Additionally it is often the mother tongue or primary language of the children in all segments of the international group. Thus we may see the early transitional stages of a new multi-ethnic people group in the making. See Cities and Peoples by this author.
The specific national or linguistic or ethnic groups comprising the larger international segment may offer additional defining characteristics for the larger international group as a whole.
Detribalization is a term for the shift away from historic family, or ethnic, ties. This process is already approaching its maximum in European and North American cities, where the process is heightened by the modern emphasis on the individual rather than the "nation" or ethnic group. Even in Africa, known for strong extended families, family may narrow down to the nuclear family, then to the single parent.
The cities are cauldrons of disintegration and reintegration. Thus there are factors common to most cities, which suggest strategies for reaching persons in the cities and peoples in the cities.
A resulting process or characteristic of "city" is atomization, or detribalization. This moves us, however, in the opposite direction from "people," which entails a coherent, self-defining group.
Detribalized or detribalizing individuals or families do not in themselves constitute a new people (tribe) or ethnic group as such. Observaton of an apparent detribaliztion process might, however, indicate a nascent new people group. there are factors which may come into operation that lead to a new socio-cultural grouping that develops an identity that can be "a people," a new ethnic group.
People and Peoples
People tend to seek out others similar to themselves, often by language or other cultural characteristic. So a process of retribalization occurs. This takes three primary forms:
1. Reidentification -- affirming their identity as part (a "segment") of the same, original people, usually reaffirming their home language, even if they are bilingual in the dominant city or national language.
Examples: New York City neighborhoods for Puerto Rican, Italian, Urban Black, Southern Black, Southern White, etc.
Note that even in these cases, there is attrition by families and individuals in the later generations, perhaps 5th and later, though they usually retain a strong personal "romantic" identity with the old culture.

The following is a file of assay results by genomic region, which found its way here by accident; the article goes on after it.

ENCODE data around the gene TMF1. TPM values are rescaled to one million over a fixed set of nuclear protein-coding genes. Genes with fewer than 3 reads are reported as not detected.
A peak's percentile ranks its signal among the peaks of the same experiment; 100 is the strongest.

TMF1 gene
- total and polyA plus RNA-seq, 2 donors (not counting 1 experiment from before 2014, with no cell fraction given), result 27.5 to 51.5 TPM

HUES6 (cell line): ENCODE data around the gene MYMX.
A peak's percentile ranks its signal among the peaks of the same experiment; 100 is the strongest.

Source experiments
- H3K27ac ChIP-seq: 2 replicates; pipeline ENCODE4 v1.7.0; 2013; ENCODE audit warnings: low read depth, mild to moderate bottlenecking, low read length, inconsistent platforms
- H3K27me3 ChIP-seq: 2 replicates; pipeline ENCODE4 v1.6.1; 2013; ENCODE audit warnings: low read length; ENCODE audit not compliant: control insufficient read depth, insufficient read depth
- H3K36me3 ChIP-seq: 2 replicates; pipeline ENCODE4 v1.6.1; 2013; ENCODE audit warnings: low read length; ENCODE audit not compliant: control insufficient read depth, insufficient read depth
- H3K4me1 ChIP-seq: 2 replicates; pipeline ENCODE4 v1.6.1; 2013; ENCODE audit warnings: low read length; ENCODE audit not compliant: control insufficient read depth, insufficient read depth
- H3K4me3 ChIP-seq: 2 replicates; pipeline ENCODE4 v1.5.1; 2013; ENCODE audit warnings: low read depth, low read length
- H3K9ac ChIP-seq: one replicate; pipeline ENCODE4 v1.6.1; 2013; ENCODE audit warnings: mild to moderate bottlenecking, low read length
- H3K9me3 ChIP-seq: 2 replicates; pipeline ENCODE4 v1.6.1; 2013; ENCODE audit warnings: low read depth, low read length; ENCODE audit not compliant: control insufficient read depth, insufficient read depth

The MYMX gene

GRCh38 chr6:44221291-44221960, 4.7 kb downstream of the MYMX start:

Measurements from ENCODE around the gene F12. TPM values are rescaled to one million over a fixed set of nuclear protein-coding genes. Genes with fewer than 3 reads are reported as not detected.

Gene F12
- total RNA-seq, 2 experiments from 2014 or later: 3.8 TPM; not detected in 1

Reidentification simply extends the "old" people identities, but perhaps creates a new "segment" of that people. This segment may remain related to the old home country or rural segment, or may evolve into its own separate identity still related to the larger old stream and the old source culture.
To some extent the English-speaking Europeans of North America fit this process, in relation to the British origins.
2. Divergence -- affirmation of the basic cultural character and language of the parent culture, but characterized by some unique shared characteristics or beliefs. Often a new dynamic change of belief or social change becomes a new integrative factor of the culture. The divergent identity change may be radical and rapid, or only gradually develop.
In this regard, most would classify the English-speaking Europeans of North America as a separate pepole group, though still (culturally) very closely related to the British.
They are no longer British in their self-identity. These English-speaking people are a new "Anglo" ethnic group, with many segments (but closely related culturally to the old British group), living alongside other ethnic groups who also speak English. Their cultural divergence from the original Anglo culture has been enhanced by others of diverse ethnic origins, who have joined thier ethnic stream.
2. Coalescence -- former members of multiple previous ethnicities departing from their historic ethnic identity and drawing together as a new coherent, unique ethnicity with perhaps some characteristics from each of the ethnicities of origin and/or based on new commonalities.
Two streams or parts of streams find affinity on some other common ground in their new setting and diverge from their parent and converge into a single new identity.
Segments from other non-Anglo streams have also shifted streams to join them, merging into the English-language stream, and adding in the process some new characteristics to the growing new "Anglo" ethnicity of America. Many segments form different streams have coalesced together into this nw North American stream.
Many people of non-British origin now are part of the new English-speaking ethnic stream in one of the North American culture segments. Much of the new North American "Anglo" ethnic stream results from the coalescence of non-Anglo Europeans who joined with the divergent Anglos to join the North American mix.
People Group 1 (PG1) ~ People Group 2 (PG2)
1. PG1 (whole group or segment) with language of PG2, no dialect -- possibly assimilated
2. PG1 with a dialect of language of PG2, dialect name same as the PG1 ethnic name
-- not assimilated, segment of PG1
-- assimilated, segment of PG2
3. PG1 with a dialect of PG2 language, also spoken by a segment of PG2, dialect name or same as PG2 different from either PG1 or PG2 ethnic name
-- Likely assimilated, Fully assimilated without differentiation, or a segment of PG2
-- possibly new identity as PG3
To resolve possibles, need further worldview self-identity investigation, relational patterns, locales
Orville Boyd Jenkins
First written 12 December 2002
Last Updated 23 March 2004